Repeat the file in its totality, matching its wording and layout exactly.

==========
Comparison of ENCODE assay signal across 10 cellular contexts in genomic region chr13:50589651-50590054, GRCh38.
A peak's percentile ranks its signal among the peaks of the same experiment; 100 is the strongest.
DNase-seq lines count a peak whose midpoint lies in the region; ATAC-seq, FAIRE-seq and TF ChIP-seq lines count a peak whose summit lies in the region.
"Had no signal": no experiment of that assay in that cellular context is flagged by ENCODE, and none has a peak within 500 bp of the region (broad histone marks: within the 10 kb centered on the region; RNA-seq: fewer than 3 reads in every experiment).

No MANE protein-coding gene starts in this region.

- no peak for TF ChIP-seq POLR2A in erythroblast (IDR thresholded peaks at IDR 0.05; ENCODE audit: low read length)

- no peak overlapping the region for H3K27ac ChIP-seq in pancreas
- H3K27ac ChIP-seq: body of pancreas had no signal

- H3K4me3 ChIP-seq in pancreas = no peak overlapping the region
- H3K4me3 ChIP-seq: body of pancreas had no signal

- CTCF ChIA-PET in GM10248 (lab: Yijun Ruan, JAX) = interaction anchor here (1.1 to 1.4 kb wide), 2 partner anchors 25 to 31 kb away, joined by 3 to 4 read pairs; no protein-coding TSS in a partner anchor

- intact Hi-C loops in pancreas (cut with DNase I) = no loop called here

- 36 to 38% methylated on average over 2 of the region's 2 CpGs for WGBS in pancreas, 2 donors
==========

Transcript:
Comparison of ENCODE assay signal across 10 cellular contexts in genomic region chr13:50589651-50590054, GRCh38.
A peak's percentile ranks its signal among the peaks of the same experiment; 100 is the strongest.
DNase-seq lines count a peak whose midpoint lies in the region; ATAC-seq, FAIRE-seq and TF ChIP-seq lines count a peak whose summit lies in the region.
"Had no signal": no experiment of that assay in that cellular context is flagged by ENCODE, and none has a peak within 500 bp of the region (broad histone marks: within the 10 kb centered on the region; RNA-seq: fewer than 3 reads in every experiment).

No MANE protein-coding gene starts in this region.

- no peak for TF ChIP-seq POLR2A in erythroblast (IDR thresholded peaks at IDR 0.05; ENCODE audit: low read length)

- no peak overlapping the region for H3K27ac ChIP-seq in pancreas
- H3K27ac ChIP-seq: body of pancreas had no signal

- H3K4me3 ChIP-seq in pancreas = no peak overlapping the region
- H3K4me3 ChIP-seq: body of pancreas had no signal

- CTCF ChIA-PET in GM10248 (lab: Yijun Ruan, JAX) = interaction anchor here (1.1 to 1.4 kb wide), 2 partner anchors 25 to 31 kb away, joined by 3 to 4 read pairs; no protein-coding TSS in a partner anchor

- intact Hi-C loops in pancreas (cut with DNase I) = no loop called here

- 36 to 38% methylated on average over 2 of the region's 2 CpGs for WGBS in pancreas, 2 donors